Los Angeles Times: the dazzling photomontages of fay ray

Leah Ollman, Los Angeles Times, April 24, 2018

In one of Fay Ray's dense, dazzling photomontages, carnations and crushed beer cans jostle against fur, abalone shells, strings of clear beads and a hand-modeled clay head.

That kind of disjunction harks back to the medium's heyday a century ago, as a Dada vehicle of the politically infused absurd. It works, visually.

Ray's montages at Shulamit Nazarian gallery are strikingly high contrast. Blacks go deep, serving as a kind of velvety jeweler's cloth, strewn with a pseudo-casual array of shiny, sparkly objects.

"Egg Arch and Pearl Portal" is the most arresting of the photo pieces. Scaled to human height and shaped like a passageway, the aluminum-mounted print beckons us inward, to a space at once cosmic and commercial, primal and performative. A mosaic circle vaguely suggestive of an ancient stone relic emits glittery beams of tinsel, striped with tresses. A giant pearl appears between floating lips, and more nacreous orbs separate the fingers of two hands that emerge from the darkness. Arching over all of this is a jaunty border of painted eggs — spotted, stained, or bearing the words "mercy mercy mercy."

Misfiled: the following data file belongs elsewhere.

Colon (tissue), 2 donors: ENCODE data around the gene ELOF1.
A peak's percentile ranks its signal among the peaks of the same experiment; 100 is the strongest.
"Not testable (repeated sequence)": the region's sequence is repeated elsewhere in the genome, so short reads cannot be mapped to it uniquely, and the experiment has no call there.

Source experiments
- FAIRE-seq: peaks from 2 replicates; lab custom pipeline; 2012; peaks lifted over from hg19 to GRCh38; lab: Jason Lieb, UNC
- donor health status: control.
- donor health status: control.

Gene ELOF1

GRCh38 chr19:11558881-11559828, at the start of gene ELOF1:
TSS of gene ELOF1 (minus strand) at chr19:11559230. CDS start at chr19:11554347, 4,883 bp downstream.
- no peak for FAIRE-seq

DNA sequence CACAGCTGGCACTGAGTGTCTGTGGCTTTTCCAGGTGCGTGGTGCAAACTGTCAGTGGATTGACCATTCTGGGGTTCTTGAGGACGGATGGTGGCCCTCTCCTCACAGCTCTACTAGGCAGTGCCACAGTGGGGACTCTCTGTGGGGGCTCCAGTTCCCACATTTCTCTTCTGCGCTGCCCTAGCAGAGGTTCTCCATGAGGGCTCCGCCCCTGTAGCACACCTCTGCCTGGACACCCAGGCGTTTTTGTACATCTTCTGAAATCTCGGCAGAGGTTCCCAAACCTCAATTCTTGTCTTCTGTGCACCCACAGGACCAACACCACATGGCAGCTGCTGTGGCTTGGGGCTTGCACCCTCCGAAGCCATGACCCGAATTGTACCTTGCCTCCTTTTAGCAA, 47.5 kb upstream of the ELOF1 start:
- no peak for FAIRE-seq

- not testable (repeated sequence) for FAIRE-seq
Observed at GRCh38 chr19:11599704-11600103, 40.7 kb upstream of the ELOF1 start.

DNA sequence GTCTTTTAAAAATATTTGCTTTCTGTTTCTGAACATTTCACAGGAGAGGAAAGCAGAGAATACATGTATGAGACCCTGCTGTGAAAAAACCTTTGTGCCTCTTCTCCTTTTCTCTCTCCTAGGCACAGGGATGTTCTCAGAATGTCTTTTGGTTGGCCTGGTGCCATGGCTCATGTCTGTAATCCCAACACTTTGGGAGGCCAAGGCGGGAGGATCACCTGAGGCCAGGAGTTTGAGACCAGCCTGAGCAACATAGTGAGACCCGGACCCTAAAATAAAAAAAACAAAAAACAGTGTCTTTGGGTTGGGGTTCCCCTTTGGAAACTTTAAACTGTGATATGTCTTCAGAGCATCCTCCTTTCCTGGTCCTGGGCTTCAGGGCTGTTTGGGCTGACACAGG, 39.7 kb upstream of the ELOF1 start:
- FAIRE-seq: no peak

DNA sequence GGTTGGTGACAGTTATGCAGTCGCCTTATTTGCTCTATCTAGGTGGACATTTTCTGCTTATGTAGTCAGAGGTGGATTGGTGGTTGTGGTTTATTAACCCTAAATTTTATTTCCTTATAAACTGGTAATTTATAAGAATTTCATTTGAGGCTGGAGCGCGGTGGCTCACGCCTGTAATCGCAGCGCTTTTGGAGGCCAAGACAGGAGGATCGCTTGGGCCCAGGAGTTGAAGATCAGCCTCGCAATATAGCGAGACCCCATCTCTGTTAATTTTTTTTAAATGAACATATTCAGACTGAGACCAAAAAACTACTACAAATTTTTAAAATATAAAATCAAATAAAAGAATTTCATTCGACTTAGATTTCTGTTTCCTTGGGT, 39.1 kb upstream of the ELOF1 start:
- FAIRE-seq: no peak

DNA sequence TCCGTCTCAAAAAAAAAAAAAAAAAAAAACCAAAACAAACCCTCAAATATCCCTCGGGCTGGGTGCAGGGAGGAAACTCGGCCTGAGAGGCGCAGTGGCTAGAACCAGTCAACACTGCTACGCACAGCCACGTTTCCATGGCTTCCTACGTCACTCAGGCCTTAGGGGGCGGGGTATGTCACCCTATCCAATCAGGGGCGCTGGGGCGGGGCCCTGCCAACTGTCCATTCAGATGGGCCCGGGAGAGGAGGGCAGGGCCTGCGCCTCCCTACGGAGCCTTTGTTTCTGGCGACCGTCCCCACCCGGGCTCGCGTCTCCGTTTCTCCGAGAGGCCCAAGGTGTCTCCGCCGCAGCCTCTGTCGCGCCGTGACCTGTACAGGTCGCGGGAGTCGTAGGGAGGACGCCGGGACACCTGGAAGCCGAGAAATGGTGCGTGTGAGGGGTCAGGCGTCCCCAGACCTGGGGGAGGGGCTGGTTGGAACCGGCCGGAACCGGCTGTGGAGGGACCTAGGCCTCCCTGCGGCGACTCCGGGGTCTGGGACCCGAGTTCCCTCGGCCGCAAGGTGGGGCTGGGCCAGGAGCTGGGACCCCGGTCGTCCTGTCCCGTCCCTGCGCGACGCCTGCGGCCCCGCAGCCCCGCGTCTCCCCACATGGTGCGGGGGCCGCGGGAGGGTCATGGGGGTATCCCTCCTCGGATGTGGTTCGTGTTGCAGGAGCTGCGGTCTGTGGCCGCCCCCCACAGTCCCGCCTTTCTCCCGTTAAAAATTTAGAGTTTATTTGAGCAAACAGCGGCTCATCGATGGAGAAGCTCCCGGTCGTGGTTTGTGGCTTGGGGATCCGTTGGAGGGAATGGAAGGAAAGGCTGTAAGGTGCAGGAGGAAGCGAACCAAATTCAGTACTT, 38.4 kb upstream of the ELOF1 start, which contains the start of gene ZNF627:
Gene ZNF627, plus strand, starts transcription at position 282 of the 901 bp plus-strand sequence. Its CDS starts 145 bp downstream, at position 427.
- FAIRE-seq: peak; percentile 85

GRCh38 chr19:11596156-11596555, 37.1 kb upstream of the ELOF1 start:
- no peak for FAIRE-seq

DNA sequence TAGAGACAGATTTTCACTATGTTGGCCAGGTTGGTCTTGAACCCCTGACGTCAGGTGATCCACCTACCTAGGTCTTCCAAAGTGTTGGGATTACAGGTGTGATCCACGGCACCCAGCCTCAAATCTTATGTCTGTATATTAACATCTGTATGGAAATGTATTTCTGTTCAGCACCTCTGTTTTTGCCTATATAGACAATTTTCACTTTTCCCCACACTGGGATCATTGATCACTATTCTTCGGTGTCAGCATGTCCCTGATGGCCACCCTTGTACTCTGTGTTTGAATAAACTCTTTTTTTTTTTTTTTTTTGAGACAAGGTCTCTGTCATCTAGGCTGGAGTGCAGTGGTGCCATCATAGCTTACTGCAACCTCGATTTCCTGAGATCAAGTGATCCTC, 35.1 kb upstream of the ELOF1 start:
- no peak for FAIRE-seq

Glitz and glamour pervade the montages as well as the sculptures on view here, and the L.A.- based Ray offsets this artifice with hints of authenticity. She hangs three gorgeous, fossil-like conch shells from aluminum struts fanning out from a zinc-plated chain in the strangely haunting "Calipatria." Other sculptures similarly mix slick slabs of marble and industrial-strength metals with chunks of cactus and ears of corn cast in aluminum.

Whatever her medium, Ray exercises a montage sensibility in this mixed bag of a show, constantly shifting material and emotional registers. Sometimes the compression of natural and denatured, earnest and superficial generates a curious, compelling friction. Just as often, though, it yields a less fruitful incoherence.